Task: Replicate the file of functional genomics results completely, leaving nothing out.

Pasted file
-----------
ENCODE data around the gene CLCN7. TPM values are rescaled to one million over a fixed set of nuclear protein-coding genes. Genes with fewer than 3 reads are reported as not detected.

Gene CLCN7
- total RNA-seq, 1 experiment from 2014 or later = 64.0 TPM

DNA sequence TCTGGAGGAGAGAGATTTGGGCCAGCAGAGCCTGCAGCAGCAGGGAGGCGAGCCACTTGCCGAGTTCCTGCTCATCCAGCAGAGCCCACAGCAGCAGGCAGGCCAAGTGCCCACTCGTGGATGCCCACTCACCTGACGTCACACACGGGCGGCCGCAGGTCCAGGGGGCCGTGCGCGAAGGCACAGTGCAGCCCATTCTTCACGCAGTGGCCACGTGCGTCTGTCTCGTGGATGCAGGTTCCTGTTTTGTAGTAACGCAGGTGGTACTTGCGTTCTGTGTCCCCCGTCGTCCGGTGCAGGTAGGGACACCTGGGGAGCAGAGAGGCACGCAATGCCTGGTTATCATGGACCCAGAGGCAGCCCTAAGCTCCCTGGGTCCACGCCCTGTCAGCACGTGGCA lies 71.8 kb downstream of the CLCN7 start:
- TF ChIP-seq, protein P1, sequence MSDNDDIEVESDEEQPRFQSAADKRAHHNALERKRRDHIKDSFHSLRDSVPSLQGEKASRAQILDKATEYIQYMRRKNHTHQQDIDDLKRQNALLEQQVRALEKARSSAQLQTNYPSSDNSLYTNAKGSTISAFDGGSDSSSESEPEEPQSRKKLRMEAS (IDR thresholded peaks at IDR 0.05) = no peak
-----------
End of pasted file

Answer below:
ENCODE data around the gene CLCN7. TPM values are rescaled to one million over a fixed set of nuclear protein-coding genes. Genes with fewer than 3 reads are reported as not detected.

Gene CLCN7
- total RNA-seq, 1 experiment from 2014 or later = 64.0 TPM

DNA sequence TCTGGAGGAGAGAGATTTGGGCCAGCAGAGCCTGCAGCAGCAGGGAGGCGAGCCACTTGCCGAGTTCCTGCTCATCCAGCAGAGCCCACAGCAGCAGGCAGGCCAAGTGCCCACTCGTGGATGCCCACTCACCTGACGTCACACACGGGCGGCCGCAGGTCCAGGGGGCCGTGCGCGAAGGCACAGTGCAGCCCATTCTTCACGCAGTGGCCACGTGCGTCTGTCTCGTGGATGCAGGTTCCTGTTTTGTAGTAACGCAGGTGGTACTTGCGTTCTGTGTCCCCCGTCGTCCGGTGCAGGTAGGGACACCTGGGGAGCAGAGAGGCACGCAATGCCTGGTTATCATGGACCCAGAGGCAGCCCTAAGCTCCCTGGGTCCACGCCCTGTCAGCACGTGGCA lies 71.8 kb downstream of the CLCN7 start:
- TF ChIP-seq, protein P1, sequence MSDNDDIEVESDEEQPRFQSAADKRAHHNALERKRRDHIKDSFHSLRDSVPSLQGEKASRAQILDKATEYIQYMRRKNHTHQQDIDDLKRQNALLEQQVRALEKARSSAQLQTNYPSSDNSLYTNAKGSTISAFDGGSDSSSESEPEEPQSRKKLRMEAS (IDR thresholded peaks at IDR 0.05) = no peak